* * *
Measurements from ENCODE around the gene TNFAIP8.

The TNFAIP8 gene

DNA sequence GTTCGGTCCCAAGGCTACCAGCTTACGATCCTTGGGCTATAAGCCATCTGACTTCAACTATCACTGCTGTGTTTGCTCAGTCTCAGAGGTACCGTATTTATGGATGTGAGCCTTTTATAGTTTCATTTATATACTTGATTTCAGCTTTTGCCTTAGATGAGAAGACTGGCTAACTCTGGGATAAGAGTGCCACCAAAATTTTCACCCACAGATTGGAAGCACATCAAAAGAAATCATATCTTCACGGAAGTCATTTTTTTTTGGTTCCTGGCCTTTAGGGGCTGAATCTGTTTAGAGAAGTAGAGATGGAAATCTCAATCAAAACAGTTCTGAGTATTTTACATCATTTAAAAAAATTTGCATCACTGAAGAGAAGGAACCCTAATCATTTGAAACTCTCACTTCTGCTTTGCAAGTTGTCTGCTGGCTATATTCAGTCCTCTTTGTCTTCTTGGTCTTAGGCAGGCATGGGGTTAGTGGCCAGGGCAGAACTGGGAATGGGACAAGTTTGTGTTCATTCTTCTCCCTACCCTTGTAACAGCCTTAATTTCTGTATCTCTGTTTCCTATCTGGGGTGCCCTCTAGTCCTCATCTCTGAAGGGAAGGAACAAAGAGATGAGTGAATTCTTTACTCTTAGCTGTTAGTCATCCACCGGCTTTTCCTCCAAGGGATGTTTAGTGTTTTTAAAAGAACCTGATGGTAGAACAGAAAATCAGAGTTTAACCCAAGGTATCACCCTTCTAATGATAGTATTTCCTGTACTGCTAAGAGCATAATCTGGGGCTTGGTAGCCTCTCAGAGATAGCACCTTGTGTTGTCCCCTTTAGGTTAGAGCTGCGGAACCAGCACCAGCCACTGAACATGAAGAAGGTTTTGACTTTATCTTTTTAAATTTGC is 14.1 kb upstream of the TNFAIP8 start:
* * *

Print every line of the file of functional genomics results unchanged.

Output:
Measurements from ENCODE around the gene TNFAIP8.

The TNFAIP8 gene

DNA sequence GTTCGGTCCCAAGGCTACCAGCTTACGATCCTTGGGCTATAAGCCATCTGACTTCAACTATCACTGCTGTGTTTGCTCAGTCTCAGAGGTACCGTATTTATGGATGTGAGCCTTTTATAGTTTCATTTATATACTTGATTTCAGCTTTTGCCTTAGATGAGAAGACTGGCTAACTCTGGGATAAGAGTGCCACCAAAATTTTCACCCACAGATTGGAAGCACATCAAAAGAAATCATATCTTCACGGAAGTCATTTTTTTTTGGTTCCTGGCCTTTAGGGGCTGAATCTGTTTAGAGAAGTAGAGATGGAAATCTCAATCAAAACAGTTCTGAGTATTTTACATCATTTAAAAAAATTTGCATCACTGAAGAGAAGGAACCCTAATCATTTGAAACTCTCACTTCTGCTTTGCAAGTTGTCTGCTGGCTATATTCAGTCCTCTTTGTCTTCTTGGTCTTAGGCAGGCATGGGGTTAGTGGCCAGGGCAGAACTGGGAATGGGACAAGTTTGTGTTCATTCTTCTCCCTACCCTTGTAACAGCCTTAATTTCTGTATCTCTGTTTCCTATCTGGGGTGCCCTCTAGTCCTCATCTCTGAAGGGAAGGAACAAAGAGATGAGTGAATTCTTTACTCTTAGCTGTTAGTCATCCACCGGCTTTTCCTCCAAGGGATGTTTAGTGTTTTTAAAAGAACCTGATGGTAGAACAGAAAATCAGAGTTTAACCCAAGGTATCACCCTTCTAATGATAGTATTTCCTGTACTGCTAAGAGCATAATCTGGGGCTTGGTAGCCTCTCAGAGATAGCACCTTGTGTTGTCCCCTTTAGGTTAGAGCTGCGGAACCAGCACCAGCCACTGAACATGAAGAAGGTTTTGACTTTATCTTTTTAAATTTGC is 14.1 kb upstream of the TNFAIP8 start: